SUMMARY: Megadermatidae
Common Name
: False Vampire Bats, Yellow-winged Bats
Taxonomy: Infraorder Yinochiroptera, Superfamily Rhinolophoidea, 4 genera, 5 species
Distribution: Tropical areas of East Africa, and south-central and south-eastern Asia including Indonesia, the Philippines, and Australia
Fossil Record: Early Oligocene to Pliocene in Europe, early Oligocene to recent in Africa, Pleistocene to recent in Asia, mid-Miocene to recent in Australia
Size Range: Head - body length 65 - 140 mm; forearm 50 - 115 mm; 25 to almost 130 g
Australian species
Macroderma gigas is the largest Microchiropteran species next to Vampyrum spectrum

Large ears connected across the forehead by a ridge of skin, divided tragus. Large eyes, with large erect nose-leaf. Broad wings - not quick fliers but agile and manoeuvrable, but with primitive shoulder and elbow joints. Tail is short or absent but uropatagium is fairly well developed. No upper incisors. Upper canines project noticeably forward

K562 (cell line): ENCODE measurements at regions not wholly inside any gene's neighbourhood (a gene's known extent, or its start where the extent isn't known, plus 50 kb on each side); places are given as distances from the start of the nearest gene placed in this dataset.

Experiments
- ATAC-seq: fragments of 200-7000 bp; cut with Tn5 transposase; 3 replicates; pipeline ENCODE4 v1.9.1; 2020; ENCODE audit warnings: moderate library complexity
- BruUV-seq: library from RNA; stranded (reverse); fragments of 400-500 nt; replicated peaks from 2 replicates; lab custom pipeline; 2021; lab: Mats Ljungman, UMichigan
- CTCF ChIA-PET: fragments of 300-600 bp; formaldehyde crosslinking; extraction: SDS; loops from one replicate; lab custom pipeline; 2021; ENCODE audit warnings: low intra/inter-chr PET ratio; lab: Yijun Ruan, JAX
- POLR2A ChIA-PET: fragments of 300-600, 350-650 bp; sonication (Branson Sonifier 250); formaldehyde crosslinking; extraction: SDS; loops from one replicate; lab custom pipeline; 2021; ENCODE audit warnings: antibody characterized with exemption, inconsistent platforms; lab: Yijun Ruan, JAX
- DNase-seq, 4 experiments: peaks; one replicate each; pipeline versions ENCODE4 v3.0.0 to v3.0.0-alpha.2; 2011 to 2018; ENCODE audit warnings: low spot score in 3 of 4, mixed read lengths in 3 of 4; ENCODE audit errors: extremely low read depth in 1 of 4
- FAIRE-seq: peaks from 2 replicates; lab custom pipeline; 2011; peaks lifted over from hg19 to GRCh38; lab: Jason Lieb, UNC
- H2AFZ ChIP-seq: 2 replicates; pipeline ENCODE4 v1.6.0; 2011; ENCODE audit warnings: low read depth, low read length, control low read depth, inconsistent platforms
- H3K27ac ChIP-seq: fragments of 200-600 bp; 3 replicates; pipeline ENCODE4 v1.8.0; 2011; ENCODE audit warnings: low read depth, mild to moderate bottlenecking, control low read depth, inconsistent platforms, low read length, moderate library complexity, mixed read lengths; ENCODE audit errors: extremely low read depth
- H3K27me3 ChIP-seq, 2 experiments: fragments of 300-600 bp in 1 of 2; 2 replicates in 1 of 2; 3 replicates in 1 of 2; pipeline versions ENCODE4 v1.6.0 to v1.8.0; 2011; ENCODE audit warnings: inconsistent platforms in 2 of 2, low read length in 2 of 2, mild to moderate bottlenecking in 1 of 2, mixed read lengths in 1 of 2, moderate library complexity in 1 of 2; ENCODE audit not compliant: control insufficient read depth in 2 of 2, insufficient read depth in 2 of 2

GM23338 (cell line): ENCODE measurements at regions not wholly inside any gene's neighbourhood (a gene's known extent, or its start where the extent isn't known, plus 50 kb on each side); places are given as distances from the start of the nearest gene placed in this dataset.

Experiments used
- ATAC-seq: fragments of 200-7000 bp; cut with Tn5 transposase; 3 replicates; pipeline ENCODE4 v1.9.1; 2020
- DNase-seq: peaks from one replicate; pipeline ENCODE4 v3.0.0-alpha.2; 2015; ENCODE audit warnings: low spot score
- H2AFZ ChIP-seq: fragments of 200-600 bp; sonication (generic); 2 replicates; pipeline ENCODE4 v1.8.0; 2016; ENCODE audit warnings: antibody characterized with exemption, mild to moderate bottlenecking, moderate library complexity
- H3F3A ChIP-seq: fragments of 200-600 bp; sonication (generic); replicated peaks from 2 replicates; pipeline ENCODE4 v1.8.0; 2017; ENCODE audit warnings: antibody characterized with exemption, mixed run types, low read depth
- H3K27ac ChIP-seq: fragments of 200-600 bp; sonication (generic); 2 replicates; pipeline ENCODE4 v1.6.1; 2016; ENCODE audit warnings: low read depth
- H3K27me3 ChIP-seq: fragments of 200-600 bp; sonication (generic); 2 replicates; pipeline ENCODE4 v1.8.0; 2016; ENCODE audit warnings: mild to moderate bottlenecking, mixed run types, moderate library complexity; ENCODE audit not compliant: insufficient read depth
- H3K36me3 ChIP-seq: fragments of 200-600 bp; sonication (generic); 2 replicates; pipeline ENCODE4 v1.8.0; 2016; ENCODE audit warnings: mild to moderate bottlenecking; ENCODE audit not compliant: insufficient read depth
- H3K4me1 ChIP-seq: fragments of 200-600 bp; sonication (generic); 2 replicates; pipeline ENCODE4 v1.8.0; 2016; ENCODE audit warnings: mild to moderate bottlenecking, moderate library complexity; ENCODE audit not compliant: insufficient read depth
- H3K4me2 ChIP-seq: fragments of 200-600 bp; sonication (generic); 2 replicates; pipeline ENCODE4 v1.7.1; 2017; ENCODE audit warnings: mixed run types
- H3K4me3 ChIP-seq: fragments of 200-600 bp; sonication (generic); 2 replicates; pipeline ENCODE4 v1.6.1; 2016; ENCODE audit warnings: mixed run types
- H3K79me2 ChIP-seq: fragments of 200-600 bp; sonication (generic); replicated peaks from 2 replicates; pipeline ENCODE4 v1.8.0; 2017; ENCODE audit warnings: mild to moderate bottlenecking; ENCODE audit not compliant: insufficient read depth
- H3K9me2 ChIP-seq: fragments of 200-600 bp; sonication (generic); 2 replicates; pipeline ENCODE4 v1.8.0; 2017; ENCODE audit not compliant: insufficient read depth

Occur in tropical forests or savannahs, often near water, usually solitary.

Three species are carnivorous and two are mostly insectivorous. The carnivorous species have been known to feed on other bats, frogs, birds, lizards, fish, rodents, and large insects. Both insectivorous species have unique foraging strategies:
L. frons has flycatcher-like foraging style and C. cor uses a sedentary, close-to-the-ground scanning technique. Do not feed on blood.

May hunt using sight, sound, and echolocation. Echolocation - low-intensity, short, broadband

Megaderma, Cardioderma, and Macroderma roost in caves, rock crevices, buildings and hollow trees; Genus Lavia roosts in trees and bushes

Colour -
L. frons has yellow wings (known as the yellow-winged bat), M. gigas is pale lacking in pigmentation (known as Australian Ghost Bat)

(from the books "Bats - A Natural History" and from "Walker's Bats of the World")